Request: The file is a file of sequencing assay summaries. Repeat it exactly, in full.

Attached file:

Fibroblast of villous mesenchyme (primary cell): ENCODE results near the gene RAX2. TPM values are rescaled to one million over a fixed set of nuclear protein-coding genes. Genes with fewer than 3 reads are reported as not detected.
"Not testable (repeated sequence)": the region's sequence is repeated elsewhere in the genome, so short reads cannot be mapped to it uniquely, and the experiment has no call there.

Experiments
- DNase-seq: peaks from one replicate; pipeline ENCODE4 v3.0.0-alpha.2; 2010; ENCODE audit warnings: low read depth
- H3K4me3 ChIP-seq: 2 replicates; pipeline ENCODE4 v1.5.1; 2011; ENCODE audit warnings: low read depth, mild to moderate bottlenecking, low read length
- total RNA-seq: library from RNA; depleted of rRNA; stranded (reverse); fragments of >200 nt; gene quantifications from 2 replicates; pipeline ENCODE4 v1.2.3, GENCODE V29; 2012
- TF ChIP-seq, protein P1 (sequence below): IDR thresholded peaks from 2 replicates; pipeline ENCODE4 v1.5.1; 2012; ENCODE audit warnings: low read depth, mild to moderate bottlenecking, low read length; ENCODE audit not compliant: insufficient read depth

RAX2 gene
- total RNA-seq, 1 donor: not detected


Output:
Fibroblast of villous mesenchyme (primary cell): ENCODE results near the gene RAX2. TPM values are rescaled to one million over a fixed set of nuclear protein-coding genes. Genes with fewer than 3 reads are reported as not detected.
"Not testable (repeated sequence)": the region's sequence is repeated elsewhere in the genome, so short reads cannot be mapped to it uniquely, and the experiment has no call there.

Experiments
- DNase-seq: peaks from one replicate; pipeline ENCODE4 v3.0.0-alpha.2; 2010; ENCODE audit warnings: low read depth
- H3K4me3 ChIP-seq: 2 replicates; pipeline ENCODE4 v1.5.1; 2011; ENCODE audit warnings: low read depth, mild to moderate bottlenecking, low read length
- total RNA-seq: library from RNA; depleted of rRNA; stranded (reverse); fragments of >200 nt; gene quantifications from 2 replicates; pipeline ENCODE4 v1.2.3, GENCODE V29; 2012
- TF ChIP-seq, protein P1 (sequence below): IDR thresholded peaks from 2 replicates; pipeline ENCODE4 v1.5.1; 2012; ENCODE audit warnings: low read depth, mild to moderate bottlenecking, low read length; ENCODE audit not compliant: insufficient read depth

RAX2 gene
- total RNA-seq, 1 donor: not detected